CHICAGO, Illinois - US auto sales jumped 13.4% in 2012 to their best performance since the crash of 2008 as better economic times, hot new models and the need to replace aging vehicles drew consumers to showrooms.
DRIVEN TO SPEND: 2012 was a good year for the US auto market,with sales reaching their best figures since 2008.
It was the biggest yearly gain since 1984.
Toyota, Honda and Chrysler outpaced their rivals with sales gains that blew past 20% while Ford and General Motors posted modest growth that led their market share to shrink significantly.
Total industry sales came in at 14.5-million vehicles, up from 12.8-million in 2011 and a low of 10.6-million in 2009, according to Autodata and Ward's Auto.
Prior to the 2008 crash, US auto sales had not dipped below 15-million since the recession of 1993.
Ford forecast that 2013 sales would rise to between 15 and 16-million vehicles in the United States while global sales will come in between 80 and 85-million.
Ford economist Ellen Hughes-Cromwick said: "Overall, we expect global sales to grow this year, supported by an ongoing recovery in the US as well as improving sales in China.Gains in these markets are offset somewhat by the weakness in the European markets."
CAUSE FOR OPTIMISM
GM forecast somewhat more modest growth of 15 to 15.5-million in the coming year. Sales chief Kurt McNeil believed there was cause for optimism in 2013 due to "GM's strong finish in 2012, the industry's momentum and the overall health of the US economy".
GM's sales grew four percent in 2012 to 2.6-million after it its best December in five years with deliveries up five percent year-on-year to 245 733.
The sluggish growth pushed GM's share of the US market to the lowest level in decades - 17.9% against 19.6% in 2011. GM sold one in every four cars in the US as recently as 2005 and one in every three back in 1993.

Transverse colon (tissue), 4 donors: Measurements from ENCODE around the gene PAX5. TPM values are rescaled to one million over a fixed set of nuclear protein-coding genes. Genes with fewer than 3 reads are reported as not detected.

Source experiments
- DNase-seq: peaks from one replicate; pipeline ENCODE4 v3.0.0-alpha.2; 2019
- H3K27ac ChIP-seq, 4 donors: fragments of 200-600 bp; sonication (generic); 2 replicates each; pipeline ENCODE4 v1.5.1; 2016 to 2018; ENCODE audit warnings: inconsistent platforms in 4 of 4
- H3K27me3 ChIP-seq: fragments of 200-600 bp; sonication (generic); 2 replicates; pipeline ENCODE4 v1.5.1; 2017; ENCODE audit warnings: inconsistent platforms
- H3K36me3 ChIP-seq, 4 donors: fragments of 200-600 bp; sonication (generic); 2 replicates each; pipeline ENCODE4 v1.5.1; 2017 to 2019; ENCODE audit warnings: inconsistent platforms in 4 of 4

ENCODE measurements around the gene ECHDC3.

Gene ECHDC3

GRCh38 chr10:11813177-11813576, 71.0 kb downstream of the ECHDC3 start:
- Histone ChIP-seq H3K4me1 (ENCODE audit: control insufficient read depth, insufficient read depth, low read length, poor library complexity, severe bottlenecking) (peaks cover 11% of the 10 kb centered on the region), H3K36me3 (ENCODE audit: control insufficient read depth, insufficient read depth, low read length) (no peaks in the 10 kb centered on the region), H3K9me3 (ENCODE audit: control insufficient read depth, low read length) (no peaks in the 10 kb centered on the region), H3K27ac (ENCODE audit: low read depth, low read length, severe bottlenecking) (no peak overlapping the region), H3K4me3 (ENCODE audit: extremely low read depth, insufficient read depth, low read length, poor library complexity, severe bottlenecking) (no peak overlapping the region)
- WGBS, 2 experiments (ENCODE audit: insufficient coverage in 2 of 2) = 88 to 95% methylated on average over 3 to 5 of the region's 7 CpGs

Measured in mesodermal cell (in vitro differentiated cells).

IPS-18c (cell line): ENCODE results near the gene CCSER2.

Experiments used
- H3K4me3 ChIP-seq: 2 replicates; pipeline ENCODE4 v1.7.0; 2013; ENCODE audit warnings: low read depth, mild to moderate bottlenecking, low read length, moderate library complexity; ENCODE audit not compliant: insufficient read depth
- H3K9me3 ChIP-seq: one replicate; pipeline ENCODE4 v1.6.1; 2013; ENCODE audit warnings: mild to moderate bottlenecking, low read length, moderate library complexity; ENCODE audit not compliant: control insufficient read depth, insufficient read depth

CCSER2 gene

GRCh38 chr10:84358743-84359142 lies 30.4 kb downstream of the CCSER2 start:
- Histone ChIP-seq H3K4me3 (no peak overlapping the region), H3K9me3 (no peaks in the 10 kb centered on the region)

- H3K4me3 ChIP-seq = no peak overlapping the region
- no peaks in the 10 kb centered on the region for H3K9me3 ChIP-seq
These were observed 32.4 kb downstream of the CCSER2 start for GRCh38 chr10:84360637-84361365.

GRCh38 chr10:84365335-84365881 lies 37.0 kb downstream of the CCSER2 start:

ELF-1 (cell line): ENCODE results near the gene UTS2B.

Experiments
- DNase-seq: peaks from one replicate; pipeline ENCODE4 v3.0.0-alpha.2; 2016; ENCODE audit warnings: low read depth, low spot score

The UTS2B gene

"We're always concerned about market share. Always," said Mark Reuss, head of GM North America, "but we're not going to give it away like we did in the past and burn the residuals and the brand values in anticipation of the biggest product portfolio launch that we've had in history."
Toyota and Honda saw sales climb sharply as they recovered from the devastating tsunami which smashed their supply chain in 2011 by luring customers with new and updated offerings. Toyota reported a 27% gain in 2012 sales to nearly 2.1-million as December sales rose nine percent to 194 143 while its market share rose 1.5 points to 14.4% in 2012, placing the Japanese giant solidly in third place.
Toyota Motor Sales USA’s chief Jim Lentz said: "As we move into 2013 and the market sees continued growth, we expect to outperform the industry once again with nine product launches on the horizon."
Honda sales jumped 24% to more than 1.4-million in 2012 - its fourth-best yet - as December sales rose 26% to 132 774. Its market share grew by just under a point to 9.8%, according to Autodata.
"Honda began the year intent on recovery," said John Mendel, head of sales at American Honda. We ended 2012 with multiple product awards, a host of sales records, Honda's second-best December and tremendous momentum as we head into 2013."
Ford reported its best December sales since 2006, though the brand grew just two percent from the same month a year earlier to 214 222 vehicles.
The No.2 US automaker's 2012 sales rose five percent from 2011 to nearly 2.3-million on the strength of the Ford brand, which was the only one to top two-million in annual US sales.However, its market share fell nearly a point to 15.5%.
Ken Czubay, head of Ford US sales, said: "We're looking forward to a great 2013 as we begin the year with the product and capacity in place to expand our share."
Chrysler - which has posted nearly three years of consecutive sales gains - saw its sales jump 21% to nearly 1.7-million in 2012 while its share climbed a half-point to 11.1%. The third-largest US automaker's December sales grew by a more modest 10% from a year earlier to 152 367 but nonetheless marked Chrysler's best December since 2007.
Volkswagen, which sees strong growth in the US market as key to its attempt at gaining the global sales crown, also celebrated strong gains. Sales jumped 35% to 438 133 in 2012 after it posted its best December since 1970 with sales up 35%. Its share grew a half-point to three percent.
Nissan's share shrank slightly to 7.9% as its sales grew by 10% to just over a million.
Hyundai's share shrank modestly to 4.9% of the US market as its sales rose nine percent to just over 703 000. Sister brand Kia's share was flat at 3.8% though its sales grew 15% to nearly 558 000.